Hard Times

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Random House, Mar 11, 2010 - Fiction - 304 pages
44 Reviews
'Facts alone are wanted in life': the children at Mr Gradgrind's school are sternly ordered to stifle their imaginations and pay attention only to cold, hard reality. They live in a smoky, troubled industrial town so entertainment is hard to come by and resentments run deep. The effects of Gradgrind's teaching on his own children, Tom and Louisa, are particularly profound and leave them ill-equipped to deal with the unpredictable desires of the human heart. Luckily for them they have a friend in Sissy Jupe, the child of a circus clown, who retains her warm-hearted, compassionate nature despite the pressures around her.
 

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LibraryThing Review

User Review  - quiBee - LibraryThing

I've read quite a few of Charles Dickens' books when I was younger, but had never read this one, so picked it up on sale in Audible. Martin Jarvis is a marvelous narrator and does a superb job with ... Read full review

LibraryThing Review

User Review  - wagner.sarah35 - LibraryThing

I read this novel with the same determination a child feels when eating cold vegetables before being allowed to enjoy desert. My least favorite of the Charles Dickens novels I've read, Hard Times made ... Read full review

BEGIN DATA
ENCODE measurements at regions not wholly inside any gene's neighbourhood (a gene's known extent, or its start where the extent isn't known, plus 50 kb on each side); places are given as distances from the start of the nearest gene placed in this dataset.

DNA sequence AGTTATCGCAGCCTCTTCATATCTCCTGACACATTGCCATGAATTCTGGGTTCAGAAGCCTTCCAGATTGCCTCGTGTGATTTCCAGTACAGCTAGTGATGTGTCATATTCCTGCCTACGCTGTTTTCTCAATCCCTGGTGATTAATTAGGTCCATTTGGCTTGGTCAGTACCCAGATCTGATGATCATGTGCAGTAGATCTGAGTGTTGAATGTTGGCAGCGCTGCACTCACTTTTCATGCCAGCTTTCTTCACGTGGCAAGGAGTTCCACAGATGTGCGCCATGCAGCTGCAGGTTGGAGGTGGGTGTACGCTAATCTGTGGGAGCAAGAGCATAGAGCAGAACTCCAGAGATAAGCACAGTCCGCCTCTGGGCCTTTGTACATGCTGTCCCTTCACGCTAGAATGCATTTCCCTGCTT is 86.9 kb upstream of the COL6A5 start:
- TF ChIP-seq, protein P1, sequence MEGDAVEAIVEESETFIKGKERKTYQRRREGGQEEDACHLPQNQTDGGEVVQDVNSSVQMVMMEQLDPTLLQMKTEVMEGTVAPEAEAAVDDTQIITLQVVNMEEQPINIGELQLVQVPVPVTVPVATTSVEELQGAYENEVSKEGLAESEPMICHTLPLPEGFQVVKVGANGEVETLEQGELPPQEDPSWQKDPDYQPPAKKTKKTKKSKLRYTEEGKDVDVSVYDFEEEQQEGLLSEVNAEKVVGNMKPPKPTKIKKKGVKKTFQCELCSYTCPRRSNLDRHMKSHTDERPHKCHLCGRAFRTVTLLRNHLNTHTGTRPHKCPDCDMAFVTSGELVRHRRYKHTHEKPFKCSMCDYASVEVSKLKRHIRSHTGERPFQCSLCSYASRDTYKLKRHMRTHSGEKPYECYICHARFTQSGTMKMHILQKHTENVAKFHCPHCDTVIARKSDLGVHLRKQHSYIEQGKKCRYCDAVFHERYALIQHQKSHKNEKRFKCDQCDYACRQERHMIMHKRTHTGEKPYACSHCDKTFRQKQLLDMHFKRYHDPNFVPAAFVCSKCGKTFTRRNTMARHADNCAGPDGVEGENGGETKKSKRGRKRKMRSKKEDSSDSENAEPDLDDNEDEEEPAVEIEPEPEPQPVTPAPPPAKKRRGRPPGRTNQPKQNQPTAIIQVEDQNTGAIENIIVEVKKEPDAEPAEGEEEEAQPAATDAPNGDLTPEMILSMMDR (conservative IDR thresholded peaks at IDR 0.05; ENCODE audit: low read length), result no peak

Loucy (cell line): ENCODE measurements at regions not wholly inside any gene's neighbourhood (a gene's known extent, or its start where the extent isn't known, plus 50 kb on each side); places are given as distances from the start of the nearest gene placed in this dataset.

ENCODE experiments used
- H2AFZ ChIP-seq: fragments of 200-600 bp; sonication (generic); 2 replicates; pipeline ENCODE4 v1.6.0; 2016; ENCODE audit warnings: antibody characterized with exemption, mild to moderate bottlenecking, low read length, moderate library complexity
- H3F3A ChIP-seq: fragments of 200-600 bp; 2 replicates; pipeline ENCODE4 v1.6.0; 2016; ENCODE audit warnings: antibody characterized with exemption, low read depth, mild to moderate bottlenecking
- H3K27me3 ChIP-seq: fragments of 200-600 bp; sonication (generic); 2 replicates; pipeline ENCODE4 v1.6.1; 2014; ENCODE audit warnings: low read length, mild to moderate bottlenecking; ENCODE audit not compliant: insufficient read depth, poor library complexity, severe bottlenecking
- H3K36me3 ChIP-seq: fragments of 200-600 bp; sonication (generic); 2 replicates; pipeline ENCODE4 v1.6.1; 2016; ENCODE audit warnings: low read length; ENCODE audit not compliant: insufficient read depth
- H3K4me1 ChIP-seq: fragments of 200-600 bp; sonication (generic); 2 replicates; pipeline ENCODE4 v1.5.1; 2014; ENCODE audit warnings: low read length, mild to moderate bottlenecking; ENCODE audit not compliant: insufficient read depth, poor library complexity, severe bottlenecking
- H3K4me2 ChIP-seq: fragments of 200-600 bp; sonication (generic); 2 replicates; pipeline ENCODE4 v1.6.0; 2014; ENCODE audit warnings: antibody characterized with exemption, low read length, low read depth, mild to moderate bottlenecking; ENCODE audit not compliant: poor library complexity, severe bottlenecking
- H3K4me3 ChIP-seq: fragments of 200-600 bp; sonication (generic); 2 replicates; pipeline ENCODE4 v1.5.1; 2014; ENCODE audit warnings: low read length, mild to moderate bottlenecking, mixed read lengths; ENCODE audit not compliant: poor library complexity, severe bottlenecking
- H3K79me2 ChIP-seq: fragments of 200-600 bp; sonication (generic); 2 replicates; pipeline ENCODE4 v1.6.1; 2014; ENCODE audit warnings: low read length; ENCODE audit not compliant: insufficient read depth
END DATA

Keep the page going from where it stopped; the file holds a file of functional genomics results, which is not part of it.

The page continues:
Contents

Slearys Horsemanship
Mrs Sparsit
Never Wonder
Sissys Progress X Stephen Blackpool XI No Way Out XII The Old Woman XIII Rachael
The GreatManufacturer XV Father and Daughter XVI Husband and Wife
Copyright

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About the author (2010)

Charles Dickens was born on 7 February 1812 in Landport in Portsmouth. His father was a clerk in the Navy Pay Office who often ended up in financial trouble. When Dickens was twelve years' old he was sent to work in a shoe polish factory because his father had been imprisoned for debt.In 1833 he began to publish short stories and essays in newspapers and magazines. The Pickwick Papers, his first commercial success, was published in 1836, the same year that he married Catherine Hogarth. The serialisation of Oliver Twist began in 1837 while The Pickwick Papers was still running. Many other novels followed and Dickens became a celebrity in America as well as Britain. He also set up and edited the journals Household Words (1850-9) and All the Year Round (1859-70). Charles Dickens died on 9 June 1870 leaving his last novel, The Mystery of Edwin Drood, unfinished. He is buried in Westminster Abbey.

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